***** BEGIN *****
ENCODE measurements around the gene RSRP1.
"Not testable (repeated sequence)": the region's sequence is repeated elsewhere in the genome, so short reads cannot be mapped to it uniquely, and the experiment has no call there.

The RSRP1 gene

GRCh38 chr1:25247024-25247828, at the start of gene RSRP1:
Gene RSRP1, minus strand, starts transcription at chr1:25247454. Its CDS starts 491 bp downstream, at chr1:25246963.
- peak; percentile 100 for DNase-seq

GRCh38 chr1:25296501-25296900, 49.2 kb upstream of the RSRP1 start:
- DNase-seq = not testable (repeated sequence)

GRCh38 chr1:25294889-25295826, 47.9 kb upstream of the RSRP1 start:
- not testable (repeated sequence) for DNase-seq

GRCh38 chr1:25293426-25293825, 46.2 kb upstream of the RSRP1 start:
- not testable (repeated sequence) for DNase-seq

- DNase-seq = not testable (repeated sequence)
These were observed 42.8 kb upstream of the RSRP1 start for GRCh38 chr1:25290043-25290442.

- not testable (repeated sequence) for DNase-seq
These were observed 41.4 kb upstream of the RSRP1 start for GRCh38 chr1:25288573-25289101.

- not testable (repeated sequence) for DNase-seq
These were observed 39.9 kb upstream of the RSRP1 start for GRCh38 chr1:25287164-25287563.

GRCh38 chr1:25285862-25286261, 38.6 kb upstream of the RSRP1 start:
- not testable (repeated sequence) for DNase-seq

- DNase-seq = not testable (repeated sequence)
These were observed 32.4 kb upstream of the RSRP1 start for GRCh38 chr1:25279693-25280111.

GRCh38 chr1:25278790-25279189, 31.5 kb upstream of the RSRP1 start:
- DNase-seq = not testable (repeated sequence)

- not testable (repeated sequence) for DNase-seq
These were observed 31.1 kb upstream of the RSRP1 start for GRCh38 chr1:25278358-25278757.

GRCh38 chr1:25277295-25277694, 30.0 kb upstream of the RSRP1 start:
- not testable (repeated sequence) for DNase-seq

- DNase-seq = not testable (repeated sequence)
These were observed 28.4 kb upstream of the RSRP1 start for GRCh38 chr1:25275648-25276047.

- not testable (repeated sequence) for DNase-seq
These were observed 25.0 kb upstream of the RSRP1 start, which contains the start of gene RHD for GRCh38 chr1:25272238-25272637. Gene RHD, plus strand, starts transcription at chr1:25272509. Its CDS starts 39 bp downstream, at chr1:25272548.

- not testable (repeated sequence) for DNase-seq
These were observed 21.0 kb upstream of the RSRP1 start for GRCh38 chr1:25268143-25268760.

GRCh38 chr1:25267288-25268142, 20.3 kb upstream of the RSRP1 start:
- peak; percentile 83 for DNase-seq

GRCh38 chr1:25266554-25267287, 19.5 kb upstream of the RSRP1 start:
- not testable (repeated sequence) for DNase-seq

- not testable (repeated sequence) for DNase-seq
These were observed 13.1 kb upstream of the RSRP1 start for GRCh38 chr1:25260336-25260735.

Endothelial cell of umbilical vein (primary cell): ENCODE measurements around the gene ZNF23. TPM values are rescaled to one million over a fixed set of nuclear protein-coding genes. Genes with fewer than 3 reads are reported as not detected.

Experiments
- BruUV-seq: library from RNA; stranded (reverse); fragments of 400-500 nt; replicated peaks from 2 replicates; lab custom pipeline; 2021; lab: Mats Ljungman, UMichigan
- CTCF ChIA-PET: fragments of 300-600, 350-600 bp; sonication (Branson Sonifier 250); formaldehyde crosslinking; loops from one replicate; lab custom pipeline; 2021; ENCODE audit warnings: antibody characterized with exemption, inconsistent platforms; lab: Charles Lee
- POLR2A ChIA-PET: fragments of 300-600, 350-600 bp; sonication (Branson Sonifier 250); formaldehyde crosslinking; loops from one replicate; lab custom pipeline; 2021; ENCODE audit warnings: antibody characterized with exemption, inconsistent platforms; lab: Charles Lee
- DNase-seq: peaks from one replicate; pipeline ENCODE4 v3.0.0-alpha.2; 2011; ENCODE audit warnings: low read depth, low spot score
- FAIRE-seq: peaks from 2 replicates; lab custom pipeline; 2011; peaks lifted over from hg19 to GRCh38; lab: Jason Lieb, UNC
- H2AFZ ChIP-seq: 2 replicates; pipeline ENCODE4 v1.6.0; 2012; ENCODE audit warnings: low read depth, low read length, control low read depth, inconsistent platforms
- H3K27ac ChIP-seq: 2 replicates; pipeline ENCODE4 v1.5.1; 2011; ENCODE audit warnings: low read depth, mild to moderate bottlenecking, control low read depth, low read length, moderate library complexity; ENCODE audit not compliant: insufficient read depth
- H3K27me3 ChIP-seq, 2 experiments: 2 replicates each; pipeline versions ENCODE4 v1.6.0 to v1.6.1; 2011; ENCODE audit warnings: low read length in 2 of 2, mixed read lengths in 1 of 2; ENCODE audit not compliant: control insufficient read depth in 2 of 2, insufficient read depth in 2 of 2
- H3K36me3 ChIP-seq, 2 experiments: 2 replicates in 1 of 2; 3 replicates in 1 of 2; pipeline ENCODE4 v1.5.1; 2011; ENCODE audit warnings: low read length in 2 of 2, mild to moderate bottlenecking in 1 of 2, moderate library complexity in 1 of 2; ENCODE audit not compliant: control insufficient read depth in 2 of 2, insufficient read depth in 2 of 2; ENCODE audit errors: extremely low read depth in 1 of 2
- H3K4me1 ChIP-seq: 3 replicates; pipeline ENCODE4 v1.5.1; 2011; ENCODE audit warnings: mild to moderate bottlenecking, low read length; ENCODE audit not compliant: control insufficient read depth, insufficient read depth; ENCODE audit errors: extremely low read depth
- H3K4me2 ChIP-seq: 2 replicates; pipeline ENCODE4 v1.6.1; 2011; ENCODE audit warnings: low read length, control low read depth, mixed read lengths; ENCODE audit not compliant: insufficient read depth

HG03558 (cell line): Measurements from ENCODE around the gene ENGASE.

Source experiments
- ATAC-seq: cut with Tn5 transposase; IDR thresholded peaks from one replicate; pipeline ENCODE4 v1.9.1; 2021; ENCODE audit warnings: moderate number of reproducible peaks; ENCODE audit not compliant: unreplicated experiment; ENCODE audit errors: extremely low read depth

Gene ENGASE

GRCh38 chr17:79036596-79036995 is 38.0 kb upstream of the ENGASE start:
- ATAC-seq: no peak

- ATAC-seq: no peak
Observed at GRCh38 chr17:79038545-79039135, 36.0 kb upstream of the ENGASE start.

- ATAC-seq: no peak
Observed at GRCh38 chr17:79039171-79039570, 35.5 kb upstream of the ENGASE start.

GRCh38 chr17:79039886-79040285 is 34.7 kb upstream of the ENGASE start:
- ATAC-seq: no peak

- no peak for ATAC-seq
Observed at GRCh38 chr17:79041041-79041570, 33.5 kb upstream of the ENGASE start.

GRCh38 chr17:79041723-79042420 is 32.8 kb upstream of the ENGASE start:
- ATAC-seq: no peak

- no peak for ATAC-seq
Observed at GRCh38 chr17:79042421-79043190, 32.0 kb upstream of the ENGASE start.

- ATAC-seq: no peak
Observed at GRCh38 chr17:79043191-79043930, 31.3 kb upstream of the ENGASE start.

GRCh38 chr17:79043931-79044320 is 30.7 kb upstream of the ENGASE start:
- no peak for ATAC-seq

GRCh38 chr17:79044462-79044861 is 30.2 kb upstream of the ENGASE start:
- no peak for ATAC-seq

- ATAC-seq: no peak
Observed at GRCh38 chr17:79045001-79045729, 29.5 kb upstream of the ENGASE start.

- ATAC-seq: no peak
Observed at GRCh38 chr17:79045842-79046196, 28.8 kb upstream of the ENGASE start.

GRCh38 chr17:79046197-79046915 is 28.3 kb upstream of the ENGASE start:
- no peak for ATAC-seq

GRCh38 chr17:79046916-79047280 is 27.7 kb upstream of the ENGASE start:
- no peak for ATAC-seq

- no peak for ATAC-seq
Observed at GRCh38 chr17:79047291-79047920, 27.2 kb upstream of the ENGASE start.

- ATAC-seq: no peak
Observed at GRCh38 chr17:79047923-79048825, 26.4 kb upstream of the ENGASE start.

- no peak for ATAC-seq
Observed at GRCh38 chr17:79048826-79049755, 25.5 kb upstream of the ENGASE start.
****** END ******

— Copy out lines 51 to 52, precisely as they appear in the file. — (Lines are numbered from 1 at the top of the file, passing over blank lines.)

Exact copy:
- H3K36me3 ChIP-seq, 2 experiments: 2 replicates in 1 of 2; 3 replicates in 1 of 2; pipeline ENCODE4 v1.5.1; 2011; ENCODE audit warnings: low read length in 2 of 2, mild to moderate bottlenecking in 1 of 2, moderate library complexity in 1 of 2; ENCODE audit not compliant: control insufficient read depth in 2 of 2, insufficient read depth in 2 of 2; ENCODE audit errors: extremely low read depth in 1 of 2
- H3K4me1 ChIP-seq: 3 replicates; pipeline ENCODE4 v1.5.1; 2011; ENCODE audit warnings: mild to moderate bottlenecking, low read length; ENCODE audit not compliant: control insufficient read depth, insufficient read depth; ENCODE audit errors: extremely low read depth